Earlier this year Guide Dogs for the Blind, Concord, CA, took its puppies on its annual extracurricular training mission to The County Connection, for further training and practice on the intricacies of exiting transit buses, how to enter and exit using ramps and lifts. As Guide Dogs for the Blind they will learn to assist their partner, board the bus and take a seat while ignoring any distractions from other passengers or vehicle sounds. County Connection community relations director Marie Knutson says the dogs and trainers are one her favorite groups that visit the transit agency.
For about a week I had been hearing a high-pitched whistling noise coming from an S-60 engine. I inspected it and drove it personally, but was still unable to locate the source. With a little more probing, I eventually diagnosed the disturbing noise as coming from the air intake system on the engine.
Sofia is a city of around 1.2 million people, situated towards the western end of a country of 7.4 million. Bulgaria became part of the Soviet Bloc in 1946 until it gained independence in 1991. The country and its neighbor Romania were the last two countries to join the European Union in January 2007.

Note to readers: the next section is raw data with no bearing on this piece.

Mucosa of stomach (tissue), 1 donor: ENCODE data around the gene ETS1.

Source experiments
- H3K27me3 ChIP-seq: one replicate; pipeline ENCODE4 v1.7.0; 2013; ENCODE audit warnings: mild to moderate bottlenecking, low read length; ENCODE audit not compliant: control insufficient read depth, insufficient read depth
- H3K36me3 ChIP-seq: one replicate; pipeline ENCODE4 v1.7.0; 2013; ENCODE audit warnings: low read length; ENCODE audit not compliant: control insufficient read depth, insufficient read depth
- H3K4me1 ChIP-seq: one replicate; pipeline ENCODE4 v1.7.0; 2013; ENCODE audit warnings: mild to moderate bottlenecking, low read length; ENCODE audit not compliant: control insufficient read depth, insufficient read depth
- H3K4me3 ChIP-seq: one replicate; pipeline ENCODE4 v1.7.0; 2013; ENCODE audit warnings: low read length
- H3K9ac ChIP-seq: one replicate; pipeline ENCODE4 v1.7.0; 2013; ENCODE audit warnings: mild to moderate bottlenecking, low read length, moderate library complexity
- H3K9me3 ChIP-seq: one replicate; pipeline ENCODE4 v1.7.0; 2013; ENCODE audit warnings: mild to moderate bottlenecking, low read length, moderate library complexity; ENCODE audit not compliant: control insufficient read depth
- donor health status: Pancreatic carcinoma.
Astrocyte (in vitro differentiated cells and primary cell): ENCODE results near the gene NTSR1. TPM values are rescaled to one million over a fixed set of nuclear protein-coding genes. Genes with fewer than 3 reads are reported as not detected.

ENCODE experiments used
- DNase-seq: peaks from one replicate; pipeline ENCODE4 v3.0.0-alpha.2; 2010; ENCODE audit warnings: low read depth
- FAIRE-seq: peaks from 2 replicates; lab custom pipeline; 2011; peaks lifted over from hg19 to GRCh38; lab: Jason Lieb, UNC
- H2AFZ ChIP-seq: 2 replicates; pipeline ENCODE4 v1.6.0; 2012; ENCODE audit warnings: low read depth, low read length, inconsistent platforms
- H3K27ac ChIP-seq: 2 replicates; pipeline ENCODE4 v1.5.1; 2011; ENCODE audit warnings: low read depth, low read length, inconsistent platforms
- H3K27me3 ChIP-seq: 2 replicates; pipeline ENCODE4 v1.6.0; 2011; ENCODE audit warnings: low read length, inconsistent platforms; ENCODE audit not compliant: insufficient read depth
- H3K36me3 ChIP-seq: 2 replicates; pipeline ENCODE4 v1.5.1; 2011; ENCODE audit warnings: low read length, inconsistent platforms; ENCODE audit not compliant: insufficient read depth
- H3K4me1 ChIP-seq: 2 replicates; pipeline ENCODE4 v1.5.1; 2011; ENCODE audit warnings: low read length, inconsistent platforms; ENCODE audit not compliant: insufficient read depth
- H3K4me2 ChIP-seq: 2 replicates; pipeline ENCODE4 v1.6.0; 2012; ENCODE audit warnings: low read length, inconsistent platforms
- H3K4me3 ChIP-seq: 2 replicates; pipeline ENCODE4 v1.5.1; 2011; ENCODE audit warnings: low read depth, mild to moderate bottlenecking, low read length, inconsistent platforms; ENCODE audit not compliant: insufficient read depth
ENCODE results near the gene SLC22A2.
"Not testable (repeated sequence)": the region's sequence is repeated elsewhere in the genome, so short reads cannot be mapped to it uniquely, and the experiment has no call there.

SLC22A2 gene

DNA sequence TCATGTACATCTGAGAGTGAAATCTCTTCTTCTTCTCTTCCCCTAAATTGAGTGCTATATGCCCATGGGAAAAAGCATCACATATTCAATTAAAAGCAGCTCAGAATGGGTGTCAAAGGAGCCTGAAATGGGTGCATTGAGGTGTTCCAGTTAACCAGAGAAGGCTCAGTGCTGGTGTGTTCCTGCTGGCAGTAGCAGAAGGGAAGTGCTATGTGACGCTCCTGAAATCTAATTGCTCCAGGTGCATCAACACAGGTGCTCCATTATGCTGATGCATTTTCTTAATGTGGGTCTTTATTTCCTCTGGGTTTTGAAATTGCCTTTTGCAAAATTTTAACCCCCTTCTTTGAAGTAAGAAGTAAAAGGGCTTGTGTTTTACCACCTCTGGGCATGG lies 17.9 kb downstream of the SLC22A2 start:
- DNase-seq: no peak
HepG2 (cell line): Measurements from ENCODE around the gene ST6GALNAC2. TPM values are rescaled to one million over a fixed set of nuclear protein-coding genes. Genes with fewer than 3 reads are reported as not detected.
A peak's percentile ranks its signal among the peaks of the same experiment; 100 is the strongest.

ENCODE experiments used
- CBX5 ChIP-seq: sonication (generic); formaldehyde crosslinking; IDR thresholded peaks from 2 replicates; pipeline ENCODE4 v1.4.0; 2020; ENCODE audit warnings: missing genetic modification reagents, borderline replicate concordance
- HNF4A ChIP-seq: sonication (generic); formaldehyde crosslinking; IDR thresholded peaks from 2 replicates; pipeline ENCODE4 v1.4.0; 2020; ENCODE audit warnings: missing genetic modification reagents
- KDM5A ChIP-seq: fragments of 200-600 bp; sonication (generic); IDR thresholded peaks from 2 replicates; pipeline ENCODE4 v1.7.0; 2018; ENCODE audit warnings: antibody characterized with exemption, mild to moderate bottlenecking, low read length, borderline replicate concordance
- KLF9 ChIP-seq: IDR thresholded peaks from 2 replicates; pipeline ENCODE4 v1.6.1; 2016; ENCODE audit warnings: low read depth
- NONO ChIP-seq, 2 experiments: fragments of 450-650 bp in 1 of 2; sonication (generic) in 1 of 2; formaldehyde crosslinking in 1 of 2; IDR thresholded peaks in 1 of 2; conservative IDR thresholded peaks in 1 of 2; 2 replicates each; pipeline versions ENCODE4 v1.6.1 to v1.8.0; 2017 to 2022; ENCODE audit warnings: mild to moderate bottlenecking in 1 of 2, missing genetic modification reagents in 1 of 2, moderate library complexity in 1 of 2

This could easily be the best of times and the worst of times. Change is in the air and so is the way Americans think about public transportation. Transit ridership is up and the demand remains high. The American Public Transportation Association (APTA) reports more than 2.6 billion trips on public transportation in the first quarter of 2009.
It has been almost three years since Bus and Coach International (BCI) debuted the Falcon 45 at the UMA Expo in New Orleans. Now with close to 120 units in the United States accruing more than 5,000,000 fleet miles much of the skepticism surrounding the introduction of this new full-sized motorcoach has ebbed.
ntercity Transit, Olympia, WA, serves a population of 150,000 within 97 square miles in the Puget Sound region. In early 2001 Intercity Transit faced the loss of 40 percent of its revenue due to the elimination of the State of Washington Motor Vehicle Excise Tax. Following a difficult 40 percent reduction in service and staff, the board rededicated itself to a six-year strategic plan to finance and restore its services, and strengthen the role of Intercity Transit in the community. Voters approved doubling the local sales tax for public transportation in 2002. Service restoration began in early 2003 with new services focused on establishing high-frequency corridors and more direct access.